As the general election deadline draws closer we now have manifestos for all the major parties in the race.
Here, we provide an at-a-glance look at the smaller parties namely the Green Party, Plaid Cymru, Brexit Party and Democratic Unionist Party (DUP) and reveal how their plans for tax, benefits, housing and all things money-related could affect you.
You can use the jump links below to get to the party you want to find out more about.
The Green Party was the first of the smaller parties to launch a manifesto on 20 December 2019.
Dubbed If Not Now, When? it sets out a ‘Green New Deal’ with a range of policies the party aims to bring in should it win the election.
Read on to find out what the manifesto says about tax, benefits, school fees and more.
Green Party on tax
- Merge National Insurance, capital gains tax, inheritance tax, dividend tax and income tax into a single consolidated income tax.
Green Party on benefits
- Phase-out current welfare system (apart from housing benefit and carers benefit) and offer all UK residents a Universal Basic Income (UBI) paying £89 a week.
- Some groups, including pensioners, disabled people, lone parents and families, would be entitled to more under the UBI scheme.
Find out more: tax credits and benefits explained
Green Party on housing
- 100,000 new energy-efficient council homes a year. These would be delivered through low carbon construction as well as renovating, converting and extending existing buildings and empty homes.
- The new council homes would offer secure, lifetime tenancies, and be located and designed to ensure residents do not need cars.
- Provide rent controls for private renters.
- End the Help to Buy scheme, which the Greens say has helped grow developer profits.
- Abolish the current Right to Buy scheme and instead allow councils to set discounts locally and retain 100% of the income to reinvest in new and existing homes.
Green Party on jobs and pay
- Create millions of new jobs in renewable energy, transport, land management and other sectors transformed through the transition to a net-zero carbon economy.
- Invest £2bn a year in training and skills (including new apprenticeships), to help people access the new jobs created through the changes.
- Increase the living wage to £12 and extending it to those aged between 16 and 21.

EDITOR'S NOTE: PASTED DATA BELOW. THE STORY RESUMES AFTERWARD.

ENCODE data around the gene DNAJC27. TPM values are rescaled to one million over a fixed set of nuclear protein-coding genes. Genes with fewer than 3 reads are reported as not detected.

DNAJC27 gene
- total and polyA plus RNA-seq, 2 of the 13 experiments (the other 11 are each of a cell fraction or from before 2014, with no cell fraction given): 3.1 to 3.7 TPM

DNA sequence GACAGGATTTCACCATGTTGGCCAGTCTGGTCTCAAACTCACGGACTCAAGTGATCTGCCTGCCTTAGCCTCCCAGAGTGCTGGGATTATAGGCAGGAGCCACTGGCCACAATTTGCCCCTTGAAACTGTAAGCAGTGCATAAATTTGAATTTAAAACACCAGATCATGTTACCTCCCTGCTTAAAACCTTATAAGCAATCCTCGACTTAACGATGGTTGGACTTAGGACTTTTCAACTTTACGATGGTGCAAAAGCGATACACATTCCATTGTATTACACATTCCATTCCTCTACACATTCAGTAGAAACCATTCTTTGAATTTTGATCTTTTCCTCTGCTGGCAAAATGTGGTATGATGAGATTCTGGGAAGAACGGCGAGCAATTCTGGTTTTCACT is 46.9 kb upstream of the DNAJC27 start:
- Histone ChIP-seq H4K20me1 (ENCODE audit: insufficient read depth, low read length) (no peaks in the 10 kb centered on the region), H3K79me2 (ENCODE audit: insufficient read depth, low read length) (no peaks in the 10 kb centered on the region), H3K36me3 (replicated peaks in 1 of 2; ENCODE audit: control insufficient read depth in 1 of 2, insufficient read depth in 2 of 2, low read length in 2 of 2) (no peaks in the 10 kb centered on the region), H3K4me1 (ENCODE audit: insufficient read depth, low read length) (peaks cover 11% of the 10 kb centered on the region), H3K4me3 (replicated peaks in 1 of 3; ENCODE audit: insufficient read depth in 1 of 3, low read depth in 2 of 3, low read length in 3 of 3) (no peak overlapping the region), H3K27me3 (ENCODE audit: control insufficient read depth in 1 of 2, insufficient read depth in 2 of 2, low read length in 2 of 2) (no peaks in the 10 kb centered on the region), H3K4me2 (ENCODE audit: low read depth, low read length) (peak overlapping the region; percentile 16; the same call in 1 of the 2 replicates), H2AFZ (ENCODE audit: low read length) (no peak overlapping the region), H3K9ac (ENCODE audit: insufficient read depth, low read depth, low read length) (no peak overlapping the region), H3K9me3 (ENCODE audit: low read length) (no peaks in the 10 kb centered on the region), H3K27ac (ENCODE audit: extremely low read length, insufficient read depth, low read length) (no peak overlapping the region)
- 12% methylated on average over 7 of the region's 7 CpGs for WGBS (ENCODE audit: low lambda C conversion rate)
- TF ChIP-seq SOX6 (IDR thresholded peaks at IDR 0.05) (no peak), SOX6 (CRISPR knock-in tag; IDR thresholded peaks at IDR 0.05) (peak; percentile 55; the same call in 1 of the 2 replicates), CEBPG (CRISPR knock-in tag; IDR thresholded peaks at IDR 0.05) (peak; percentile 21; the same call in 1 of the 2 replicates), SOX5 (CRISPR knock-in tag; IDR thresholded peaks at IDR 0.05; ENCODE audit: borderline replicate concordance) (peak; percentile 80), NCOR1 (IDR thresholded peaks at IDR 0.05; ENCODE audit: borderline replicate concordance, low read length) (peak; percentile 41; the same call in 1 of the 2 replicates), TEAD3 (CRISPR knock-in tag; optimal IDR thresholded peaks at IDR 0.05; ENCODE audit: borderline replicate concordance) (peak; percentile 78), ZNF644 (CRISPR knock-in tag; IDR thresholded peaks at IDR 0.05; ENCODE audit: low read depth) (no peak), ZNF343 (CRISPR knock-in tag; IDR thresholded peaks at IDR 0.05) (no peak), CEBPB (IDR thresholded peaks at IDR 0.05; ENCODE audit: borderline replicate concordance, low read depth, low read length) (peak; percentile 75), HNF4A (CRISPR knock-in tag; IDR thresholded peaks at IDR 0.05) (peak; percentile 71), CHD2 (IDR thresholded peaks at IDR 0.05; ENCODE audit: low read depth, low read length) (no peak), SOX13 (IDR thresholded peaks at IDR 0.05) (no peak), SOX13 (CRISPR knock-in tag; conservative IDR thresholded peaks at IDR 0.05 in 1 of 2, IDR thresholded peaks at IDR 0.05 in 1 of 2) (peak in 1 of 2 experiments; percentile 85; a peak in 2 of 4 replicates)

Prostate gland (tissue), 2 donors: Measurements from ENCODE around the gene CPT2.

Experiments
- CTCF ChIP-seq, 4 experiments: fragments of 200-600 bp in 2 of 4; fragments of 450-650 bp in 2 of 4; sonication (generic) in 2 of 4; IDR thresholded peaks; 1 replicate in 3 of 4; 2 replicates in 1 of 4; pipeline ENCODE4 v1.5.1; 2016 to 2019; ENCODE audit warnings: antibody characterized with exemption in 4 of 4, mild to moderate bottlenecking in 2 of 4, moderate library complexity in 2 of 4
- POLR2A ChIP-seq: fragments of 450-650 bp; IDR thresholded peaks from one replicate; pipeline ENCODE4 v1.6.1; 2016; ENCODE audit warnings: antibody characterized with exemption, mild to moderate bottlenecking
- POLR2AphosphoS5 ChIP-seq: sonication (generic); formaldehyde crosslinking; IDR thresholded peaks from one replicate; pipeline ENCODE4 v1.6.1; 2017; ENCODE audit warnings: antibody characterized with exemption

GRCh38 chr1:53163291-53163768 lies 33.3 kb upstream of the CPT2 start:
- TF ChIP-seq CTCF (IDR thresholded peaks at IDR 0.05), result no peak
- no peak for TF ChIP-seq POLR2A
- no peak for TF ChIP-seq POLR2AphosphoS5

- Reform pay disparities. It would ensure the maximum wage paid to any member of staff did not exceed 10 times that paid to the lowest-paid worker in the same organisation, and would cap bonuses.
- Address the gender pay gap by forcing firms to carry out regular equal pay audits.
- Gig economy workers would get the current minimum wage, along with access to job security, sick leave, holiday pay and pension provision.
- Promote more stay-at-home working, with working-hours heating, electricity and wi-fi costs reimbursed by employers for low-income workers.
Green Party on childcare
- 35 hours of free childcare for all children from the age of nine months.
Find out more: 13 ways to cut childcare costs
Green Party on household bills
- Improve the insulation of every UK home that needs it by 2030.
- Deliver major heating upgrades for 1m homes and other buildings a year, which will help lower energy bills.
- Make 8m rented homes A-rated for energy efficiency, or as close to this as possible, by 2030.
Find out more: energy performance certificates explained
Green Party on council tax
- Abolish council tax and business rates, and replace them with a land value tax (LVT).
- New LVT will charge the landowner a proportion of the capital value of the land each year (estimated to be around 1.4% of current values).
- Only landowners will have to foot the bill for property taxes, rather than renters and business owners.
Find out more: Which? property advice guides
Green Party on pensions and investments
- Pensioners would receive £178 a week – nearly £10 more than they currently get. This would be increased in line with inflation.
- Reinstate free TV licences for over-75-year-olds.
- Tax income from investments/assets at the same level as income from work, through the new consolidated income tax.
- End the double taxation of pension funds, which are currently subject to corporation tax and then income tax when paid out to individual pensioners.
Green Party on transport
- Make travelling by public transport cheaper than travelling by car by reducing train and bus fares, and bringing the railways back into public ownership.
- End the sale of new petrol and diesel-fuelled vehicles by 2030.
- Create a network of electric vehicle charging points across the country and require all existing petrol stations and motorway service stations to offer electric vehicle charging points by 2025.
Green Party on holidays and leisure
- Crack down on excessive flight travel with a shake-up to VAT rules. Domestic flights would lose their VAT exemption and there would be an additional surcharge on domestic aviation fuel.
- Ban advertising for flights, and introduce a frequent flyer levy. This would apply to people who take more than one return flight a year.
- Encourage more domestic holiday travel by removing VAT from UK hotels and attractions.
- Reduce VAT on food and drink served in pubs, bars and restaurants, on hotel bookings and on theatre, concert, museum and gallery tickets.
Green Party on schools and university
- Remove charitable status from private schools, which means parents would have to start paying full VAT on school fees.
- Scrap tuition fees for students.
- Write off existing debt for former students who have paid up to £9,000 a year in fees.
Green Party on Brexit
The Greens want a People’s Vote to decide the way forward on Brexit, in which it would campaign to remain.
What would the Green Party’s pledges cost?
The Green Party says that the pledges set out in its manifesto would cost £141.5bn a year, paid for by a mix of borrowing, tax reforms and savings measures.
Plaid Cymru has launched its manifesto, called Wales, it’s us. It sets out plans to build greener homes, bring in a new tax credit for renters and provide free public transport for under-21s in full-time education.
Here, we provide an at-a-glance look at Plaid Cymru’s plans for tax, benefits, housing and all things money-related that could affect you.